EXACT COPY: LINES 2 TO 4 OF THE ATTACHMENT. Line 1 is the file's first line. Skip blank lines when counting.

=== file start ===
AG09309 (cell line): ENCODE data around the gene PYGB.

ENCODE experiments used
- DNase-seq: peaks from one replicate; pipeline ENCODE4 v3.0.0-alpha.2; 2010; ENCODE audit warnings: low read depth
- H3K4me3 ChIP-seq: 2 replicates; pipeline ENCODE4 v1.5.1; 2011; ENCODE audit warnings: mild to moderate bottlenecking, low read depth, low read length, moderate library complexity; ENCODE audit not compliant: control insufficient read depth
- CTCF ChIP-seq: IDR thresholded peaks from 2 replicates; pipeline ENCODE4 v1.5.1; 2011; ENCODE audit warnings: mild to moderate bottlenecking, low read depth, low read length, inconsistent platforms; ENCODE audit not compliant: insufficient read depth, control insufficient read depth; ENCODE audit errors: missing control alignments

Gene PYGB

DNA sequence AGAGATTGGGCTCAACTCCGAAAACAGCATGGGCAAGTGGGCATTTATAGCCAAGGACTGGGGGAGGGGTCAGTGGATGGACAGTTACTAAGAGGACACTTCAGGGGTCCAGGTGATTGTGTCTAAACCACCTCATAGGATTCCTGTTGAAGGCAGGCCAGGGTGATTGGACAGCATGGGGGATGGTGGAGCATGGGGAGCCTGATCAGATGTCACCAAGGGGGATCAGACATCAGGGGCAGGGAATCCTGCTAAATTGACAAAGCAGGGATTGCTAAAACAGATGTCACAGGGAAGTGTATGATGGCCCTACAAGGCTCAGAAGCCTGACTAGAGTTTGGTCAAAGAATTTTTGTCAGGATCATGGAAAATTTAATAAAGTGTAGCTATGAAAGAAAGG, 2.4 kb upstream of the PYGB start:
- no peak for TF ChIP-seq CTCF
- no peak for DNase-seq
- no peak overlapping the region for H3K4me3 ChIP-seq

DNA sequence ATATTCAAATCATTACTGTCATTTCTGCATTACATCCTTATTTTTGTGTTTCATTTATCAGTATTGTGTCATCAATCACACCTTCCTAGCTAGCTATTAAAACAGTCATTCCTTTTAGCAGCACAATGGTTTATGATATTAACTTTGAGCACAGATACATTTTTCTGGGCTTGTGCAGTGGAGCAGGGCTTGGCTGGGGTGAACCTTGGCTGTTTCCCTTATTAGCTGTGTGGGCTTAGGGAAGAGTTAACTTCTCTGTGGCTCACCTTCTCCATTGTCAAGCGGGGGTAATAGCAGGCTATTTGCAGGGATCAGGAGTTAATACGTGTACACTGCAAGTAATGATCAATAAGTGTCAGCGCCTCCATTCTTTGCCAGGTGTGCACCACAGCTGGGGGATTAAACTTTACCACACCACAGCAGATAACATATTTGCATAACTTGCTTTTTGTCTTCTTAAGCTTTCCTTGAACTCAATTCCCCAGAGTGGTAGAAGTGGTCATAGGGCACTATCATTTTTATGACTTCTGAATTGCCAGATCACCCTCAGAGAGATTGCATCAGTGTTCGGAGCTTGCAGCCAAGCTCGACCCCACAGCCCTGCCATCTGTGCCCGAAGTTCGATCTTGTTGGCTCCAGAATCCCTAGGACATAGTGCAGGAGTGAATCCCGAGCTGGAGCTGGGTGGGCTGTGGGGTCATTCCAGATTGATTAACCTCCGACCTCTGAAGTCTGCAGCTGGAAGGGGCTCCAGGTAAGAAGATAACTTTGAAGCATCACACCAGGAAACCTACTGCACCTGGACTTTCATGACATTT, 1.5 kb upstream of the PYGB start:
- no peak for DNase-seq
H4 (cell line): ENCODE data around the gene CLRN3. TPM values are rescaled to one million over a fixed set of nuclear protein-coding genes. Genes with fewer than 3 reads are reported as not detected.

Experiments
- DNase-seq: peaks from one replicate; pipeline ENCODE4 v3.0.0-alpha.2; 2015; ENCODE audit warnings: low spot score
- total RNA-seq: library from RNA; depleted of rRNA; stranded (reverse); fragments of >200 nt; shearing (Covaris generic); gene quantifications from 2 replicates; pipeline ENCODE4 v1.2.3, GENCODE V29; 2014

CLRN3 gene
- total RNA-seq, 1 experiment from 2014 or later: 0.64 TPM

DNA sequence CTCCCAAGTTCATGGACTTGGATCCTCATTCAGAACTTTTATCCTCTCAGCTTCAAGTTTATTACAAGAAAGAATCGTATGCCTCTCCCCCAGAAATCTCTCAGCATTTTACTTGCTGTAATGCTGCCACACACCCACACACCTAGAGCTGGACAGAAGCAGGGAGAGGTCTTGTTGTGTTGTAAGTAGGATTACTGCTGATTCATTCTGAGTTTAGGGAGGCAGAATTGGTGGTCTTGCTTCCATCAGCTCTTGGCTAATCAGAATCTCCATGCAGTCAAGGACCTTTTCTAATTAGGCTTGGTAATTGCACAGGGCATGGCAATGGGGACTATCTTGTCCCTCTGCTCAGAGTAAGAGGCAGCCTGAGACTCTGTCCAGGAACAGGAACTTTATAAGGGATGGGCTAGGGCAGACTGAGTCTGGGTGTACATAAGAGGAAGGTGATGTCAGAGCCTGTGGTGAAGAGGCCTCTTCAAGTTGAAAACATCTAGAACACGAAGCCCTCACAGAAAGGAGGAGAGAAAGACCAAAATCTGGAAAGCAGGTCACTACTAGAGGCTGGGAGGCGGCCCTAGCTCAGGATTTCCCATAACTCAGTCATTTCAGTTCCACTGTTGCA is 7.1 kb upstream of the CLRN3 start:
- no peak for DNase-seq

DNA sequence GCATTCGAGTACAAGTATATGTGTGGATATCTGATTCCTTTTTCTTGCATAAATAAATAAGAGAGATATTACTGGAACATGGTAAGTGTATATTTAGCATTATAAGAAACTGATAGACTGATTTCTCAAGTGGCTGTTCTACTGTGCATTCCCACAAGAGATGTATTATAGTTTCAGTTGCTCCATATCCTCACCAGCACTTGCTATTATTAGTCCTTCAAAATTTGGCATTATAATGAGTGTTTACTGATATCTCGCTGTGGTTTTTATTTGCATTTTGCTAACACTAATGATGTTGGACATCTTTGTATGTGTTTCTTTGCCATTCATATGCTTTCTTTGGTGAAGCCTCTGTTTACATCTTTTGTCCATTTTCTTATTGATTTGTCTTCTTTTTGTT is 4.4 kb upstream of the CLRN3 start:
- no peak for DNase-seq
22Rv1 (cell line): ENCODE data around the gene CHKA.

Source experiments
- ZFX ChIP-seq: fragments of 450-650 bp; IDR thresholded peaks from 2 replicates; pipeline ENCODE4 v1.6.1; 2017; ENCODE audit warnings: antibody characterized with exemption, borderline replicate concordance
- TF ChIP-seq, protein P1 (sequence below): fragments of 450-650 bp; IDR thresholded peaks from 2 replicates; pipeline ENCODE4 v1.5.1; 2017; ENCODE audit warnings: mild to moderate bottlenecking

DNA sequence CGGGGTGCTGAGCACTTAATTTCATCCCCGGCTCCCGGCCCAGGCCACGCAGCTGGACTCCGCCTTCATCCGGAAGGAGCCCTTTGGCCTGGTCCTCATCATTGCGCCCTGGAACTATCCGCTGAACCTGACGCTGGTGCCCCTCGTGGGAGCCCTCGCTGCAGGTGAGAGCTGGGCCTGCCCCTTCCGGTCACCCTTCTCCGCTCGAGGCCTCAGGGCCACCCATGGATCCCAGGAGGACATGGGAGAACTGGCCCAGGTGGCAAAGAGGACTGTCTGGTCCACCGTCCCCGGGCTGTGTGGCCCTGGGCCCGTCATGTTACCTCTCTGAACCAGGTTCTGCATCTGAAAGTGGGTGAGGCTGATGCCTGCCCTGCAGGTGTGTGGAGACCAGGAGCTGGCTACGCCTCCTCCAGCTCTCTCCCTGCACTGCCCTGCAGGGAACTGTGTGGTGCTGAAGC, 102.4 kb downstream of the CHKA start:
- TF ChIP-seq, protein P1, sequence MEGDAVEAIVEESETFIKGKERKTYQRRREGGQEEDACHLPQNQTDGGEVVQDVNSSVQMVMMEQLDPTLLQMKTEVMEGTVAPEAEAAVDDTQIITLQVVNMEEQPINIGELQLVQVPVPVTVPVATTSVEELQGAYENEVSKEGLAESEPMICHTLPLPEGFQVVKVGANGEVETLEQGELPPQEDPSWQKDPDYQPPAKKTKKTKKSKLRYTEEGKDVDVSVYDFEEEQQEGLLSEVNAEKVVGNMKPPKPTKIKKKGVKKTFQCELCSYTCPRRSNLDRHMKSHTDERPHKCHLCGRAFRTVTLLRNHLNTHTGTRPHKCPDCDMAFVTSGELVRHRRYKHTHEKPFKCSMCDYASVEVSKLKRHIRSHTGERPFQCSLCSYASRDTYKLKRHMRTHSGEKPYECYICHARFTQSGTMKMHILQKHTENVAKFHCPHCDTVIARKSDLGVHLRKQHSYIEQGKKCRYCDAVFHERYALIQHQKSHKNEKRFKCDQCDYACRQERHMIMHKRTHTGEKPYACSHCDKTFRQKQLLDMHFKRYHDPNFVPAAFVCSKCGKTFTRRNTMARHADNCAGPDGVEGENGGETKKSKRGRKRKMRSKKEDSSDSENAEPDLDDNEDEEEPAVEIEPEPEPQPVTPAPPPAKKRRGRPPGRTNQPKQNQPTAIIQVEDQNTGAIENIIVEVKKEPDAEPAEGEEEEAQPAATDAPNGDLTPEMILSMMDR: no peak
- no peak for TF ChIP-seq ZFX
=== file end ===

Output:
ENCODE experiments used
- DNase-seq: peaks from one replicate; pipeline ENCODE4 v3.0.0-alpha.2; 2010; ENCODE audit warnings: low read depth
- H3K4me3 ChIP-seq: 2 replicates; pipeline ENCODE4 v1.5.1; 2011; ENCODE audit warnings: mild to moderate bottlenecking, low read depth, low read length, moderate library complexity; ENCODE audit not compliant: control insufficient read depth